Re: Extropianism in the media
Sun, 4 Aug 1996 11:42:17 -0400

In a message dated 96-08-04 00:21:46 EDT, Lyle Burkhead writes:

> I think the extropian meme has succeeded in establishing itself as a
> commonly known term for a certain social type, like "biker" or "wigger"
> or "yuppie." Or "Satanist." Apparently the public has a rather sinister
> perception of extropians, taking Moravec as the prototype of the
> overman who wants to become a cyborg and destroy the world.
> How wrong is this perception? Is there anyone here who is not
> fascinated by such thoughts? I was thinking along those lines in 1965,
> when I read "Profiles of the Future" by Arthur C. Clarke.
> If Moravec is *not* a prototypical extropian, then the meme has a serious
> public relations problem. Dery's book was a public relations disaster.
> But then, memes are as selfish as genes, and will find their own way to
> survive. Memes decide which other memes to mate with, and their
> parents can't always control their choices.
> Beyond PR, there is the question of what to do about Moravec, and
> others who entertain fantasies -- not necessarily idle fantasies - about
> setting forces in motion that would kill billions of obsolete people.
> The question is not what to say, but what, if anything, to do. If you
> knew that someone intended to kill almost everybody on the planet,
> except for a remnant who would be protected -- what would you do?
> Join him? Assasinate him? or do nothing?

This and Max's response about Moravec are interesting. I confess to not
having read Moravec's "Mind Children" -- I will, but feel I already had most
of the ideas folks have talked about as being in that book 25 years ago.
(Also inspired by Clarke; although it was the chapter in "2001" entitled
"Experiment" for me.)

I've encountered a lot of thoughtless "fear and loathing" for concepts
fundamental to the extropian philosphy and agenda in otherwise fairly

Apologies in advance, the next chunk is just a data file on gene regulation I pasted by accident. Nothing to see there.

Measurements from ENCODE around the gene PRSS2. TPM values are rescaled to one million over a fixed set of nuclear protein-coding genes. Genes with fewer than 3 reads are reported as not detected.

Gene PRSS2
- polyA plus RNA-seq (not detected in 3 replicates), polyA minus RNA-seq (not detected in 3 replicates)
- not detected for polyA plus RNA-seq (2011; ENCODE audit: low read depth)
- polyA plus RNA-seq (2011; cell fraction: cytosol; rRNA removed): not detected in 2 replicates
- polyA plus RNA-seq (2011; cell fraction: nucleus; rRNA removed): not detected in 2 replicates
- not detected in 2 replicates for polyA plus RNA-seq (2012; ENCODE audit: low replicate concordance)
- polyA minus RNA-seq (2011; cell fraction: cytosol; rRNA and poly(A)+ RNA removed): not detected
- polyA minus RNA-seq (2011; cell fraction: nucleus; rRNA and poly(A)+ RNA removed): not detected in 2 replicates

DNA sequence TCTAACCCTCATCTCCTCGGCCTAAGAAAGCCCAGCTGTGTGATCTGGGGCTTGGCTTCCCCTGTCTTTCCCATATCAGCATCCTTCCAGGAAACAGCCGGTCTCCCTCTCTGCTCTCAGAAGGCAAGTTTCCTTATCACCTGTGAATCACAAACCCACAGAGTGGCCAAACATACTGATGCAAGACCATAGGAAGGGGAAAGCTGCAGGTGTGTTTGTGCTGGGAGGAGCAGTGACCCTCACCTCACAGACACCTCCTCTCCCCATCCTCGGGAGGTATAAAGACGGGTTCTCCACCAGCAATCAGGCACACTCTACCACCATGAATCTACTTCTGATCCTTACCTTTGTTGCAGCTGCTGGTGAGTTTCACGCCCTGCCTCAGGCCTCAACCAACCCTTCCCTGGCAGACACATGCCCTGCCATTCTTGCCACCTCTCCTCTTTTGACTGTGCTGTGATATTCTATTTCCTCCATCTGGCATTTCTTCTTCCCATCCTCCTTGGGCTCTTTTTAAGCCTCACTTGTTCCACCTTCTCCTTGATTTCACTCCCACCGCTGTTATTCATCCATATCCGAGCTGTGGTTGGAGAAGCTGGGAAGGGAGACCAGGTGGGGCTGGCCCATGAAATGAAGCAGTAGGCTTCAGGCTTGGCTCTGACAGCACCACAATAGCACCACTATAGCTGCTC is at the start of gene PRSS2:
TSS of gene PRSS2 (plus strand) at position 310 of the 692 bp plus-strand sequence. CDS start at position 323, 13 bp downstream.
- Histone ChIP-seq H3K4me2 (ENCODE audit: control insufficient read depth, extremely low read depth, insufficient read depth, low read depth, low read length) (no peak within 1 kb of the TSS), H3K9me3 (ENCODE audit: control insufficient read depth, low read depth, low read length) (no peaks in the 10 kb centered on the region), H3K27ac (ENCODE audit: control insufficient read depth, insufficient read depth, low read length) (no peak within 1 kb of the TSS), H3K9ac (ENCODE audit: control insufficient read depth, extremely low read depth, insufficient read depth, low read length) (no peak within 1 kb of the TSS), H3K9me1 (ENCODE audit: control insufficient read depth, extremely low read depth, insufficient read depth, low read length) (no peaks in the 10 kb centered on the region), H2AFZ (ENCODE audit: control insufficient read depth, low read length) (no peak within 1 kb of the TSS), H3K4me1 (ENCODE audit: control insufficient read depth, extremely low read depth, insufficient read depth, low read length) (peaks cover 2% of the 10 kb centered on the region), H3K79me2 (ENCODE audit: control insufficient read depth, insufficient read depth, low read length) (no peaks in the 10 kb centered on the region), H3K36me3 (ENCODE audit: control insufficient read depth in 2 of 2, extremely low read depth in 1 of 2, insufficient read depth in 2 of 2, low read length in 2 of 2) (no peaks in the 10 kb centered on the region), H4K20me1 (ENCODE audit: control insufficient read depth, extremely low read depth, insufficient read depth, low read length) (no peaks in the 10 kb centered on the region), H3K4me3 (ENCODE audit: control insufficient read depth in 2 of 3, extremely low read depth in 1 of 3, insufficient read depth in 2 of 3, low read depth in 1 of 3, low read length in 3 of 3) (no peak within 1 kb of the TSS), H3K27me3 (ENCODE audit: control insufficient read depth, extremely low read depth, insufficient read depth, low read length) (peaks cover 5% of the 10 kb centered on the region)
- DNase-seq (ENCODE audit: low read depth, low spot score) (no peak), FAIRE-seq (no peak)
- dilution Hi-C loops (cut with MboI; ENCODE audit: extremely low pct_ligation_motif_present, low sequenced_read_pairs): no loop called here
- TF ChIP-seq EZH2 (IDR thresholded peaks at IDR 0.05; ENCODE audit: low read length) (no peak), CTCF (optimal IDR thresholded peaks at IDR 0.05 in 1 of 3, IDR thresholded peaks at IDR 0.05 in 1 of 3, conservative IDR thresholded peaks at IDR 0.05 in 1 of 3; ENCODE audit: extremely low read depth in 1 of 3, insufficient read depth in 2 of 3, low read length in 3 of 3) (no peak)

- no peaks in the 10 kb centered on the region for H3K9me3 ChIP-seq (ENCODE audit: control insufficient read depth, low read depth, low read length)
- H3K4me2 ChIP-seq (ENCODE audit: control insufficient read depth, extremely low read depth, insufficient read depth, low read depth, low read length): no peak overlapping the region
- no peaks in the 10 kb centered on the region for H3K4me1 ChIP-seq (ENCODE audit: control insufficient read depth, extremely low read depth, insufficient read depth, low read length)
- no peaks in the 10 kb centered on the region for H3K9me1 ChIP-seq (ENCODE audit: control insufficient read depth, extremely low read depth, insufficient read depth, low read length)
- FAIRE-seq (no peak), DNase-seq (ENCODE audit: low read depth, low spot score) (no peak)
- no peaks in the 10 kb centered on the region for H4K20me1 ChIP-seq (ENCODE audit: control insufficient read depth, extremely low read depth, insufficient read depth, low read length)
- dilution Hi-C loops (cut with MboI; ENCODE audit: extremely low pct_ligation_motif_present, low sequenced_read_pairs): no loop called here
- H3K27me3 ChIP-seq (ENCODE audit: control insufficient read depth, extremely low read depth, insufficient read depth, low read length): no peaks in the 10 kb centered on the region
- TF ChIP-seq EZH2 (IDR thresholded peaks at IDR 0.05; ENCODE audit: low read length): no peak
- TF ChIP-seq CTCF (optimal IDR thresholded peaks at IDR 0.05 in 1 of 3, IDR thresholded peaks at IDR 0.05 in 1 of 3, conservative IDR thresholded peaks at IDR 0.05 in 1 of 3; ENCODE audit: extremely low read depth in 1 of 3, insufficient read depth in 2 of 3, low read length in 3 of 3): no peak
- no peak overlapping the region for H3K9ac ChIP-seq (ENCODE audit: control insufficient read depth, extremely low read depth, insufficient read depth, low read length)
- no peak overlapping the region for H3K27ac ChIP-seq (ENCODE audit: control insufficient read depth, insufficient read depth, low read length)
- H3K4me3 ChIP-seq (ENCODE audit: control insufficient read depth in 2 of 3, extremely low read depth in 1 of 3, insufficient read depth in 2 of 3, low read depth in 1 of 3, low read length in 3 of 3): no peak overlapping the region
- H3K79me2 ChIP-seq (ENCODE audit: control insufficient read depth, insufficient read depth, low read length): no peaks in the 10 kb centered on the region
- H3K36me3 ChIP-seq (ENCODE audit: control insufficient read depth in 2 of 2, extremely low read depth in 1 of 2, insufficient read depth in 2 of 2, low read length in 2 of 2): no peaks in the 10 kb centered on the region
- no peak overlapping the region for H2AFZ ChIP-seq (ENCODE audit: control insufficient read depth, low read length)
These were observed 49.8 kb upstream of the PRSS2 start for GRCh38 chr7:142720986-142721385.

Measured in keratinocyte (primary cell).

intelligent and well-educated people -- both before and after I'd heard of
the word "extropian". I recall a very bright woman accusing me of being a
"Nazi" because I advocated radical human genetic engineering and many who
have called me "cold" because I want to upload. Ironically, the ex-husband
of the woman who called me a Nazi years later had some very unflattering
things to say about Moravec in an e-mail exchange with me. That same fellow
characterizes extropians as "hyper-yuppies".

So some see us "techno-bikers" and others as "hyper-yuppies". As Anais Nin
said, "We don't see things as they are, we see things as we are." (But an
aside: In my time, I've been both a "biker" and a "yuppie" ... hmmmm .... )

To a certain extent, the "problem" arises from a misunderstanding of the role
of compassion in the extropian world-view. As I've written on the >H list,
there is *nothing* in the extropian philosophy that is inconsistent with
compassion. My vision of my own self-transformation does not include
"leaving compassion behind" by any means; far from it. I would hope my
capacity for pathos would be magnified along with every other capcity of the

The "inimical post-human superman" to which Lyle refers is a good moral
problem here. It was, in fact, the subject (sort of) of an exchange I had
with Rich Artym on the >H list regarding his "Unlimited Individual Freedom"
(UIF) concept -- a set of ideas about which I have well-known reservations.
But I offer for consideration that the problem is only one of degree, not

The means exist today for a capable individual or small group of individuals
to destroy whole cities. Moral monsters blow up airplanes full of innocent
people now. As things are now, we entrust our safety with regard to these
things largely to the state. In the stateless or "state-minimal" world to
which we look forward here, how will we react to such threats, magnified in
the quantity of the threat, but no less evil?

Answering that cacooning one's self in high-tech defenses or gettin' the hell
outta Dodge are fine for an individual, but take no account of compassion. I
shall leave my own thoughts on tsolutions to this hard problem for another
day ...

Greg Burch <> <> or
"How beauteous mankind is! O brave new world that has such people in't"
-- W. Shakespeare, _The Tempest_